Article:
The following is a piece written by Jesse Max Creed of Copyright Alliance Legal Advisory Board firm Munger, Tolles & Olson LLP.
The Ninth Circuit is poised to address yet again the issue of copyright liability for sites that induce infringement. The case, Fung v. Columbia Pictures, 10-55946 (9th Cir.), involves BitTorrent, yet another iteration of so-called “file sharing” technology that efficiently transfers large files over the internet. While BitTorrent is something of a new kid on the block, Fung is fairly typical in its fact pattern. The district court ruled that Gary Fung and his BitTorrent sites induced copyright infringement and were disqualified from the safe harbors set forth in the Digital Millenium Copyright Act (DMCA). In reaching this result, the court opined on the interaction between the DMCA and inducement liability.
isoHunt and BitTorrent Technology
Fung operated several BitTorrent websites such as Isohunt. BitTorrent is a particular type of peer-to-peer file sharing technology that follows in the footsteps of Napster and Grokster but is more efficient and quicker. Napster kept a centralized server to index all the songs on the computers of online users to allow users to search for and download content. Grokster decentralized the indexing function by turning some users into “supernodes” that indexed large swaths of the files on the network. In a BitTorrent network, not only is indexing decentralized, but so is the system’s server capacity. A user downloads bits of a file simultaneously from a handful of users that each possess the file, forming a “swarm” that scales the network speeds of potentially countless computers.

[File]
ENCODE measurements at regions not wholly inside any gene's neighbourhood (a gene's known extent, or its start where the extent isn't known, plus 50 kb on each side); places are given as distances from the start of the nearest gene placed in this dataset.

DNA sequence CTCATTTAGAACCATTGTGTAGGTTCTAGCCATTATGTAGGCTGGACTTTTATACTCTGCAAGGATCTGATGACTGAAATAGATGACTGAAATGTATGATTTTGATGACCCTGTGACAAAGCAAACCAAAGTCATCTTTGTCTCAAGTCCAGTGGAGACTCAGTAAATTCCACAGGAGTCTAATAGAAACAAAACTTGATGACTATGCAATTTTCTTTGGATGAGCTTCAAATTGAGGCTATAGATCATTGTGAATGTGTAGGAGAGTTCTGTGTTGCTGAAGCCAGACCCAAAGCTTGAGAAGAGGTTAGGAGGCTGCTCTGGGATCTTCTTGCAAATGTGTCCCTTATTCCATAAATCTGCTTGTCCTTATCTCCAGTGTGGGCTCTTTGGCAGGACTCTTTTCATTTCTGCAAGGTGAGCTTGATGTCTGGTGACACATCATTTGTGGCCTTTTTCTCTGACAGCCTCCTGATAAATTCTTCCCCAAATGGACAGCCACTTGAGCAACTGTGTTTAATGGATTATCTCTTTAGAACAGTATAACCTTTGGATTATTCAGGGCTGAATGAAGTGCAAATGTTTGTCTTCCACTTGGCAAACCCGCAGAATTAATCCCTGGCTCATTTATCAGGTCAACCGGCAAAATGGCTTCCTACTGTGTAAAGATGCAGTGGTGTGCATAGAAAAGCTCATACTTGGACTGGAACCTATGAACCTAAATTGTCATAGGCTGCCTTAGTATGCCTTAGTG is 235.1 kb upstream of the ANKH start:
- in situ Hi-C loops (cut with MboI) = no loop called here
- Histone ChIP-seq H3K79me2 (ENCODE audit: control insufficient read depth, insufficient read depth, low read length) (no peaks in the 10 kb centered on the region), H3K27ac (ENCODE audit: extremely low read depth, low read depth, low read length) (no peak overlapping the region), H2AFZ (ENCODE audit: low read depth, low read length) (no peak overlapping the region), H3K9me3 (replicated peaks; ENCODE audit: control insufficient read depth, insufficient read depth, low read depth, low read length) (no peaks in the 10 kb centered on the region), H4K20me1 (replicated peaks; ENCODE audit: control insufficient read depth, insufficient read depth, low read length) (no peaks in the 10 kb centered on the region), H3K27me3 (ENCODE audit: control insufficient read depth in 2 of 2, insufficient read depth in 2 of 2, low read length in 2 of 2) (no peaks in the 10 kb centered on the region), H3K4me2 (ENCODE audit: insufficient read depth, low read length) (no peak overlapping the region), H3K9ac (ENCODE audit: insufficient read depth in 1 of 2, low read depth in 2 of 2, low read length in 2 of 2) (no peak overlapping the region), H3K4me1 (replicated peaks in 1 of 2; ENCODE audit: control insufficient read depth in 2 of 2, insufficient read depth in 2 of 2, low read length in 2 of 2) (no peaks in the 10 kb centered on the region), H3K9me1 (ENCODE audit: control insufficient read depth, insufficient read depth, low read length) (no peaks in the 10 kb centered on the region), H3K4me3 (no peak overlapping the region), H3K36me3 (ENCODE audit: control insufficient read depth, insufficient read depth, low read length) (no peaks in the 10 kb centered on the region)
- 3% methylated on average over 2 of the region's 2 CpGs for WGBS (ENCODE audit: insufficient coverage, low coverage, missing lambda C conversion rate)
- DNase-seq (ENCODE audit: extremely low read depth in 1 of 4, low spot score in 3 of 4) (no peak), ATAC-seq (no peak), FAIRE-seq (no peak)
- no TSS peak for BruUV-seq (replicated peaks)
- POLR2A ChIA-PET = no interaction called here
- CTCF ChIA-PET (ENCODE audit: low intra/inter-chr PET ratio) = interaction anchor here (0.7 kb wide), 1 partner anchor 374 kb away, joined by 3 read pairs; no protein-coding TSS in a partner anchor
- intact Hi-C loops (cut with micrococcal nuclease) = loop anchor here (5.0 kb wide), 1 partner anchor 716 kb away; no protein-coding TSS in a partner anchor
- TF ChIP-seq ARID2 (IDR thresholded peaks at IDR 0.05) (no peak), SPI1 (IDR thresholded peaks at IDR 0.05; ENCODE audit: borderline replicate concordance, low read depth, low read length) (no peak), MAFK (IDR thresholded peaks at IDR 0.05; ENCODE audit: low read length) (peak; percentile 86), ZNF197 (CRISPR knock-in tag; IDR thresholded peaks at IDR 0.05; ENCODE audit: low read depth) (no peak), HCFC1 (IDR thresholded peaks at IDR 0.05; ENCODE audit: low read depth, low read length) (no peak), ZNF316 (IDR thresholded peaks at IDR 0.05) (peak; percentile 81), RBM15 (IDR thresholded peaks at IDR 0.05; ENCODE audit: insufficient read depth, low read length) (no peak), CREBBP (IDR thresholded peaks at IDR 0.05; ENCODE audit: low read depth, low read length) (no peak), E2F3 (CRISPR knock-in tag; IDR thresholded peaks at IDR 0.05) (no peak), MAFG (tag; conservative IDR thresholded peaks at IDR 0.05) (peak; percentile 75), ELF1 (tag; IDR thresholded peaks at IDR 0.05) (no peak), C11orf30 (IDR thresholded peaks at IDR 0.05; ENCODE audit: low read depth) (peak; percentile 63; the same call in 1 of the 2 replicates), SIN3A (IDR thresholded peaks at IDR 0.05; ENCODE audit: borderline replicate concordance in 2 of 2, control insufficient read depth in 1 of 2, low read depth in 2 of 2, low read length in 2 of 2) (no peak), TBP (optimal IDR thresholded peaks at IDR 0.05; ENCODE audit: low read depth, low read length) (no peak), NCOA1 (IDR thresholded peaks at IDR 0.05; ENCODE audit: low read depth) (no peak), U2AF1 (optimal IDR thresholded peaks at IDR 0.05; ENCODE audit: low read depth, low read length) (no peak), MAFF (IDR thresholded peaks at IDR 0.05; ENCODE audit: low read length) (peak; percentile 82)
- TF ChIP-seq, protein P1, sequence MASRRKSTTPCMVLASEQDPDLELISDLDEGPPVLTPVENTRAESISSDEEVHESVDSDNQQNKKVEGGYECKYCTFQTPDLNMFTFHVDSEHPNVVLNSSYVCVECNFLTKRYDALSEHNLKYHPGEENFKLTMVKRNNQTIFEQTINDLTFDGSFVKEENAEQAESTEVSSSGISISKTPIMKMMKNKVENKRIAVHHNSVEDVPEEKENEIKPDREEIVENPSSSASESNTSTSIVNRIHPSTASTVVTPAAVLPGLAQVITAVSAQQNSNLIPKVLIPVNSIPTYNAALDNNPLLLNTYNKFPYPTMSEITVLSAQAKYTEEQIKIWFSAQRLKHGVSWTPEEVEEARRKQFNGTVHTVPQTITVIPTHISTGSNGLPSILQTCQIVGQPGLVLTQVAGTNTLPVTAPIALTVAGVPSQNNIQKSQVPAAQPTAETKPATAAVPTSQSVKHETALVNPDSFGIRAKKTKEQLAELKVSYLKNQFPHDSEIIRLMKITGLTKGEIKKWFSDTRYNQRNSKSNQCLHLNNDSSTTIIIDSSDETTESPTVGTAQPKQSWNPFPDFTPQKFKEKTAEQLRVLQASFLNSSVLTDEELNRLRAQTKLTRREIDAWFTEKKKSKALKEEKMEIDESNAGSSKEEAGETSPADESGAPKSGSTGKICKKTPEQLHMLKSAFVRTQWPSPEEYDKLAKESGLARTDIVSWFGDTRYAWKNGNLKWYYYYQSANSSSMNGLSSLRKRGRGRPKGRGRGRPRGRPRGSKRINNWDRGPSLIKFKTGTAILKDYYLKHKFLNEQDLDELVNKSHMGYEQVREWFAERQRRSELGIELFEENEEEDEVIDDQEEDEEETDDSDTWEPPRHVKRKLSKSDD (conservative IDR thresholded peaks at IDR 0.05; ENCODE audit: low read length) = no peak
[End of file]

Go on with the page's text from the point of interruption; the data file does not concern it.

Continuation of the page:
Fung’s torrent sites enabled users to search for and download BitTorrent files, including “dot-torrent files”, which are used by BitTorrent client programs to initiate file downloads. The vast majority of the files offered through Fung’s sites were copyrighted content for which Fung did not have permission to distribute. The Studios, plaintiffs in the case, filed suit. They introduced substantial evidence to demonstrate that Fung induced users to infringe the Studios’ copyrights, including:
- The sites displayed lists to organize the files by keying them to popular consumer content, including “Top Searches,” “Top 20 Movies,” “Top 20 TV Shoes,” and “Box Office Movies.”
- The sites encouraged users to upload dot-torrent files of copyrighted content to the website.
- The site also featured a discussion board where Fung responded to queries users posted on issues such as how to make a DVD from an unauthorized copy of the film Pirates of the Caribbean, how to watch films on the site, and how to search for specific episodes of Star Trek: Enterprise.
District Court’s Ruling